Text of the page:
victoria state

As the Crown Princess Victoria is currently  on a private trip, she and Prince Daniel will not be able to attend events held in connection with the Canadian State Visit next week, as they usually do. Instead, Princess Madeleine will step into her sister’s place and will participate in the visit, which the court has now confirmed to Swedish Women’s Weekly.

“Princess Madeleine and Chris O'Neill and the Prince Couple will attend the traditional ceremony at the castle, as well as the subsequent lunch. They will also participate in the banquet later in the evening.” says the court’s Communications Director Margareta Thorgren.

The court also confirmed that Madeleine and Chris will be in Sweden for some time, and not only during the state visit.

“Princess Madeleine and Chris did not come to Sweden alone because of the state visit, but because they have other commitments in Sweden other than the state visit.

—  Svenskdam

I really think Maven was more than just friends with Thomas.

Why?

Well, their “friendship” has been shown to be a sensitive subject for Maven, putting a crack in his cold exterior (example: at the end of Red Queen when Mare mentions Thomas to Maven after Elara goes loony toons and he reacts to it but his mom shuts him down).

I think that when Maven was sent down to the front lines (was it the front lines? I’m just going off of poor memory here) that Thomas and he developed a close bond. He was free from the restraints and constant supervision of his overly devoted mother, so he probably found time to get close with Thomas and their friendship probably turned romantic. Then Thomas dies, Maven gets his heart broken, life goes on. Who knows, maybe Elara even killed Thomas in an attempt to harden Maven’s heart. Victoria just stated that Mare wasn’t Maven’s first kiss - so who was? Thomas is the only other person who’s been mentioned as someone who was close with Maven.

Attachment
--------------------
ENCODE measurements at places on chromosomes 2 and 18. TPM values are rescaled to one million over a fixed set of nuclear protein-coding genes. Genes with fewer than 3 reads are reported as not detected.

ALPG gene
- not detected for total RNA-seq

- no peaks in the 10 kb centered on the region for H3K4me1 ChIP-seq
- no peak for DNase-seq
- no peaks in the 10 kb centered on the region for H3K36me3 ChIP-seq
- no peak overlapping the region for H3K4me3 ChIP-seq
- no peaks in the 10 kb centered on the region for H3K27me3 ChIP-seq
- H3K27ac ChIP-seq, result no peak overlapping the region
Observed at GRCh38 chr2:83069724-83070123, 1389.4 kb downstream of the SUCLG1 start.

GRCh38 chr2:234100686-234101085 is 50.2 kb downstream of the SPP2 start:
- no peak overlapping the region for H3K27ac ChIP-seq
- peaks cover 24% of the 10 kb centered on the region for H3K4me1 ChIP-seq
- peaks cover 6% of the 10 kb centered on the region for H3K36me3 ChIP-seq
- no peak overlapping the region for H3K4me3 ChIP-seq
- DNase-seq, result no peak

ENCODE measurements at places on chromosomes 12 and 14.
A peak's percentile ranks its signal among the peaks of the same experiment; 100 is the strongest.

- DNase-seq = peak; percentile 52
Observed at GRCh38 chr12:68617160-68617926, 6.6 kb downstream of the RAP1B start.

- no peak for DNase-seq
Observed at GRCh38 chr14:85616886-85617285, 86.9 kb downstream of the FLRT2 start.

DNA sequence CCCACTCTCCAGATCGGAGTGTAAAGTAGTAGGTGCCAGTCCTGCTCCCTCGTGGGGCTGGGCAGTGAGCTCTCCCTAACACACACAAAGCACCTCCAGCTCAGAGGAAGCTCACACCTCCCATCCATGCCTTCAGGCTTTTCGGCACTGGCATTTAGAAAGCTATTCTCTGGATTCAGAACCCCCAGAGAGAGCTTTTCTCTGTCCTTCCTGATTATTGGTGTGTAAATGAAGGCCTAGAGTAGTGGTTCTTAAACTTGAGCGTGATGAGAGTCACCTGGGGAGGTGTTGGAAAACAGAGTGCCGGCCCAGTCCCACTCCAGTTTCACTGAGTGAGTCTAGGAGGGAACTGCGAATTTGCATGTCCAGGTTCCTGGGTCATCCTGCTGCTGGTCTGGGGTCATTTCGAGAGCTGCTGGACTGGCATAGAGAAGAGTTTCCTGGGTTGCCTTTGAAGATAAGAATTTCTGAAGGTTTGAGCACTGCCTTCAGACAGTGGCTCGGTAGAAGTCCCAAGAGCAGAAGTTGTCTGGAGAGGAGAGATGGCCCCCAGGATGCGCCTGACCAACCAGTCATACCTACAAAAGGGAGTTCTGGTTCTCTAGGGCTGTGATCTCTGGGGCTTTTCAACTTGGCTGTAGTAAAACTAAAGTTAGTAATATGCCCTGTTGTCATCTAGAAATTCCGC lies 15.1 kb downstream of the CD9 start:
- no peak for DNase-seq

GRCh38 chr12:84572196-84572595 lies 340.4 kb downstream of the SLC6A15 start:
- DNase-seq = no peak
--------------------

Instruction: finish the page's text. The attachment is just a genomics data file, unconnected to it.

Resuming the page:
So unless he was kissing some servants or
something, who else would he have kissed?

What do you guys think?

2

May 10th 1872: Victoria Woodhull nominated for President

On this day in 1872, Victoria Woodhull became the first woman to be nominated for the Presidency of the United States. Born to a poor family in Ohio in 1838, she married at age 15, but later divorced her loutish husband and married a colonel. After moving to New York, Victoria and her sister Tennessee - with whom she had worked as a clairvoyant - established the first woman-run stock brokerage company and created a radical weekly publication. In the magazine, the sisters articulated their vision for social reform embracing female suffrage, birth control rights, and ‘free love’. Their journal also advocated workers’ rights, calling for the 8 hour work day and graduated income tax, and publishing the first English translation of Karl Marx’s The Communist Manifesto. Victoria became such a prominent figure that she was invited to testify before Congress on female suffrage. In 1872, despite women being barred from voting, Woodhull was nominated as the presidential candidate of the Equal Rights Party; she selected famed black abolitionist Frederick Douglass as her running mate. Woodhull’s radical rhetoric alarmed moderate elements of the feminist and reform movements, limiting her electoral appeal. The 1872 campaign - between incumbent Republican Ulysses S. Grant and Democrat Horace Greeley -  quickly became acrimonious, and Woodhull’s opponents accused her of adultery. On election day, after retaliating against her critics and publishing accusations of adultery against them, she was in prison for distributing ‘obscene’ literature. Woodhull also did not appear on the ballot, as she was one year under the Constitutionally required age of 35, and won a minute percentage of the vote. Hounded by law enforcement and critics, Woodhull moved to England in 1877, where she continued her activism until her death in 1927. With a major American party poised to nominate a woman for president, it is fitting to remember Victoria Woodhull’s historic campaign.